Central America is here

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For many media outlets and even fellow citizens, the crossing of Latin American immigrants toward the United States is lost in a mountain of paperwork and immigration laws. However, what this means in terms of human rights is not really understood. And if that does not matter much, even less is said about the significance of the presence of people and institutions that seek to build bridges with the diasporas produced by economies or wars.

With a great sense of community and an understanding of what revolutions did to the population of their countries, a group of Salvadoran youths that had organized the Central American Solidarity Committee, later called the Farabundo Martí Committee, established in 1983 the Central American Refugee Center (CARECEN).

CARECEN fulfills its social and community role by helping immigrants who come to a country that is not theirs and in many cases, do not understand the language when they get here. In the political realm, CARECEN has participated and promoted the NACARA law and the creation and extensions of TPS for several communities who have arrived into the U.S.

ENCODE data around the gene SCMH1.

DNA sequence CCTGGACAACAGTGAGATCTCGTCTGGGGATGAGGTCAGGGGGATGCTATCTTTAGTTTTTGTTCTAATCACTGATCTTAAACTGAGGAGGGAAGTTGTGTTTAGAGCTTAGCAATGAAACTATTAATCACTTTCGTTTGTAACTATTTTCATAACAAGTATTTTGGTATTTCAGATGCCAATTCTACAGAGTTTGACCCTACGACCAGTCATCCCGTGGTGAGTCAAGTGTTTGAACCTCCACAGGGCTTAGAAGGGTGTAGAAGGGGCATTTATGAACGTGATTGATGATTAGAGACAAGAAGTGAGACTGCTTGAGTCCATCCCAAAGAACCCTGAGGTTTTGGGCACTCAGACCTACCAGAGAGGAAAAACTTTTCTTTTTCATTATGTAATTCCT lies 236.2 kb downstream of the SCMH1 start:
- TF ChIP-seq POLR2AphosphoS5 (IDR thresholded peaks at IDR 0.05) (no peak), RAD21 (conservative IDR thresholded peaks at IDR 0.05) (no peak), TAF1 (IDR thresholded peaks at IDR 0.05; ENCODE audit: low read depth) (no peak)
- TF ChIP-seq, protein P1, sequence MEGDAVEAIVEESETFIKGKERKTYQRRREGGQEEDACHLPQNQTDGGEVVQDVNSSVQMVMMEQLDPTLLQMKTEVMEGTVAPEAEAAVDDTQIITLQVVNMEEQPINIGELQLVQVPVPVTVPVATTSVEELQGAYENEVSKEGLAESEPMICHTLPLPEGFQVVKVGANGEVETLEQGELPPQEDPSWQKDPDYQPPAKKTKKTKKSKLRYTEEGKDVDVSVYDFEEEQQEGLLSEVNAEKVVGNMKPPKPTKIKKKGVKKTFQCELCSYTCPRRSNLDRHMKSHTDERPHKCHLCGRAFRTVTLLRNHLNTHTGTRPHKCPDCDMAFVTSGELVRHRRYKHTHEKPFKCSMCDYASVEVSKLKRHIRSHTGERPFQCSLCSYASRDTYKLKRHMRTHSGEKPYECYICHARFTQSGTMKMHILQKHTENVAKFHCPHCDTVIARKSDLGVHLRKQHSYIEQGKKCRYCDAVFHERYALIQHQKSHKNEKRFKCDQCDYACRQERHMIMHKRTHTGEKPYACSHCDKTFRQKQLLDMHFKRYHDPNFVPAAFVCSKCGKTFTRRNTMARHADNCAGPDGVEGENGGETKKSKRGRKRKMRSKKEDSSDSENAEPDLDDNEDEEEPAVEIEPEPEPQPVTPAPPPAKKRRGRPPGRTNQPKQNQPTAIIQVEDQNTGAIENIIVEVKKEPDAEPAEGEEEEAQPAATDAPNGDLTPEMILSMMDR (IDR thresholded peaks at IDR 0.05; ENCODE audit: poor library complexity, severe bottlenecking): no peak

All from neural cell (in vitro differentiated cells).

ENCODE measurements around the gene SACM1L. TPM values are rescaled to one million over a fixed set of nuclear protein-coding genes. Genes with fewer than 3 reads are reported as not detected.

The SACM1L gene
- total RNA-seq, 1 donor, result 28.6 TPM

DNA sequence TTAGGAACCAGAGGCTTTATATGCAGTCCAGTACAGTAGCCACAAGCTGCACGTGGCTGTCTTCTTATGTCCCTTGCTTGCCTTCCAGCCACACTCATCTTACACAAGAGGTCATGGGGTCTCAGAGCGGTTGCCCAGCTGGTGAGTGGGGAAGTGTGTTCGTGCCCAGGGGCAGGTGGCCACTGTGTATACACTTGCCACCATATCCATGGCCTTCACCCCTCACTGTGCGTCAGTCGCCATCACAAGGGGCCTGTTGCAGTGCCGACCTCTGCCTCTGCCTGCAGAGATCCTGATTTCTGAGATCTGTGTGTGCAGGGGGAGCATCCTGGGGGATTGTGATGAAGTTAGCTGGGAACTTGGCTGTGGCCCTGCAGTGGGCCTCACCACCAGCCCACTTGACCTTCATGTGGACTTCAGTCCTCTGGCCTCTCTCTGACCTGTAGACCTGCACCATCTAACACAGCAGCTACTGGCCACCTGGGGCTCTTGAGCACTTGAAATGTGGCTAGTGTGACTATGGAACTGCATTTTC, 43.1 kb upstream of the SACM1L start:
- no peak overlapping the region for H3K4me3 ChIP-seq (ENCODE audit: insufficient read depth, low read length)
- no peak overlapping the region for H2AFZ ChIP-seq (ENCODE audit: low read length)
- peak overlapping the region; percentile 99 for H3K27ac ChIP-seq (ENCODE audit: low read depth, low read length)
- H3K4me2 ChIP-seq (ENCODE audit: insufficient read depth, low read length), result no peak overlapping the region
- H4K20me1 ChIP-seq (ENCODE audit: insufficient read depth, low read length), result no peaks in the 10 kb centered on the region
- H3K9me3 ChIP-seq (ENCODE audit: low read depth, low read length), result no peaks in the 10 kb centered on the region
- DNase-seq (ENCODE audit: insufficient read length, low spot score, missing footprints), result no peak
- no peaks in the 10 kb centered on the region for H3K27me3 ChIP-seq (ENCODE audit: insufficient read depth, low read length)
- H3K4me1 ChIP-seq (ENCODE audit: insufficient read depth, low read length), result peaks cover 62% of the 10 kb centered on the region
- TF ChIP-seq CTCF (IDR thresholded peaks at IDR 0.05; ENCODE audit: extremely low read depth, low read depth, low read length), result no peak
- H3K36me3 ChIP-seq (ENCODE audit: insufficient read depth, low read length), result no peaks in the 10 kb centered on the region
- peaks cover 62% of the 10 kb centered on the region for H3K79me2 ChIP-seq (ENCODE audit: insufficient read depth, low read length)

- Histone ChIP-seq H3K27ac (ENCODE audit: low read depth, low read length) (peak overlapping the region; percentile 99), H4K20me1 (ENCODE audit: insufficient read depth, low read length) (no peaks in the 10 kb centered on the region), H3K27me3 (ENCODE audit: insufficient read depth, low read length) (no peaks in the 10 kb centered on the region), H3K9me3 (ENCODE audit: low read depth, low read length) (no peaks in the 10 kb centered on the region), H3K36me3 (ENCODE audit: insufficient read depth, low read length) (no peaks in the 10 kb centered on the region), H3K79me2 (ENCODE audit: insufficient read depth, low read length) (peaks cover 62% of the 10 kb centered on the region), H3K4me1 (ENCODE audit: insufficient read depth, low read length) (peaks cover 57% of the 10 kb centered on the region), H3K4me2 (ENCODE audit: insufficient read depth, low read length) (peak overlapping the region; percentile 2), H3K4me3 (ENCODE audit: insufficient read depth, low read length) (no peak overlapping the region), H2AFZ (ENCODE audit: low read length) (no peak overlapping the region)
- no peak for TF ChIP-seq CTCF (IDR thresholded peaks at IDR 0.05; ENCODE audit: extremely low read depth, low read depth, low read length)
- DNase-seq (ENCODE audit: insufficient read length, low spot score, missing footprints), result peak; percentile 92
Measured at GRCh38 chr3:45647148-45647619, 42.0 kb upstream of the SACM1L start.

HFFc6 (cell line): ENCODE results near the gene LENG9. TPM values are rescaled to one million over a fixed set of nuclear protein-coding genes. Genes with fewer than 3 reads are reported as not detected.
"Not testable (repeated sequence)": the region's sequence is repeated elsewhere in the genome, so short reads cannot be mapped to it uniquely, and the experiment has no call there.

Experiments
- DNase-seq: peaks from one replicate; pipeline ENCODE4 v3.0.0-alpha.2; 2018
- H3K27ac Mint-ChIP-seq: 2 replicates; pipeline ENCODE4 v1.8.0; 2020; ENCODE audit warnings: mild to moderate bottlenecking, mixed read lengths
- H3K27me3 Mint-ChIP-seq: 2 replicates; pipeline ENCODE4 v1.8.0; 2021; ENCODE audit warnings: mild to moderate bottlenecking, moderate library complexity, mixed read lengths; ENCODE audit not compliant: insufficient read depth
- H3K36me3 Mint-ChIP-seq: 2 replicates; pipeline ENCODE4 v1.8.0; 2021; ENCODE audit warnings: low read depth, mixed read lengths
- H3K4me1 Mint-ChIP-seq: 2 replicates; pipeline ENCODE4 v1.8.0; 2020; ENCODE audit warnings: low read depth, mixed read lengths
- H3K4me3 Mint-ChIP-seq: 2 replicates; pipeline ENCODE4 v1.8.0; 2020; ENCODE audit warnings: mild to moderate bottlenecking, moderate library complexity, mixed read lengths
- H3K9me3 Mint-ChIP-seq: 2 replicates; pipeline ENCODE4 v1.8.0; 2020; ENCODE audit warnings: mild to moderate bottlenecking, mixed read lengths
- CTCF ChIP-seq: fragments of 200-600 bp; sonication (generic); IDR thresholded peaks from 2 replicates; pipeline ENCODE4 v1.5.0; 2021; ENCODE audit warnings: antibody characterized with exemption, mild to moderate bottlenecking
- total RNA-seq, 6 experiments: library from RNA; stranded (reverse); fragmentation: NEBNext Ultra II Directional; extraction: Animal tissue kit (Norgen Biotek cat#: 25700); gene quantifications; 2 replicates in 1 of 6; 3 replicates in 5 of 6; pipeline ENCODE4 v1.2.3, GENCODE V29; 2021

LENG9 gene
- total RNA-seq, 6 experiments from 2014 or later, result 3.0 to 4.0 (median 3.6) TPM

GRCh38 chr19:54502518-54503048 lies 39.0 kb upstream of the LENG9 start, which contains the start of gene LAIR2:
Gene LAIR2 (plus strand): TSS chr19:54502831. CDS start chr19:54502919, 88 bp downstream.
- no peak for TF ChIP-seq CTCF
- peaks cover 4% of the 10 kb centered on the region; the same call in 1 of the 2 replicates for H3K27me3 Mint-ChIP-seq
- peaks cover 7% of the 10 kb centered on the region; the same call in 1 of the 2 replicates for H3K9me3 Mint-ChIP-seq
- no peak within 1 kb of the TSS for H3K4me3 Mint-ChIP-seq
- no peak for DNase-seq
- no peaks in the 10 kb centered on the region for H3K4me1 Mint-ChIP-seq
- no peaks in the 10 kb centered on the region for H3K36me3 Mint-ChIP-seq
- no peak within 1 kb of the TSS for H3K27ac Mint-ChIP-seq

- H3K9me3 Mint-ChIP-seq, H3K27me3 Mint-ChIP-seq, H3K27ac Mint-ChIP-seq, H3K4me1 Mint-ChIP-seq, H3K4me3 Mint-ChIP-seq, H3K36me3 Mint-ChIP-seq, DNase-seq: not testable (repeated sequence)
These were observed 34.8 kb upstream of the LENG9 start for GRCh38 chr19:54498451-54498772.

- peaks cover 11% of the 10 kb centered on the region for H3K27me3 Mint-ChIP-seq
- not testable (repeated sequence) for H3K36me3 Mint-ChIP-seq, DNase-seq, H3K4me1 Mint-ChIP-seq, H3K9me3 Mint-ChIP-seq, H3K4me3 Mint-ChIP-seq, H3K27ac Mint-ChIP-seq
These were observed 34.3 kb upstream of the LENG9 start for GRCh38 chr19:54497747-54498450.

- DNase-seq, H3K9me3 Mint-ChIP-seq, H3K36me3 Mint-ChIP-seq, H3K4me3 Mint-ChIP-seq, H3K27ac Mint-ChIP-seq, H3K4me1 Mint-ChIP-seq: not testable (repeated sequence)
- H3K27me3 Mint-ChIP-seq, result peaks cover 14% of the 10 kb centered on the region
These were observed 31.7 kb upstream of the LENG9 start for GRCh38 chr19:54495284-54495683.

In its 30 years, the center’s efforts have not stopped. Even though it began as a center for the survival of refugees, CARECEN is now an institution that advocates for immigrants and gives them advice in legal, employment and educational matters.

CARECEN is important because its work has evolved in every area of immigration in the U.S. and changes according to the waves of immigration. That is why it is so significant for the history of immigration in this country, and also for every one of the immigrants who has benefited from its services throughout these 30 years.

ImpreMedia/La Opinion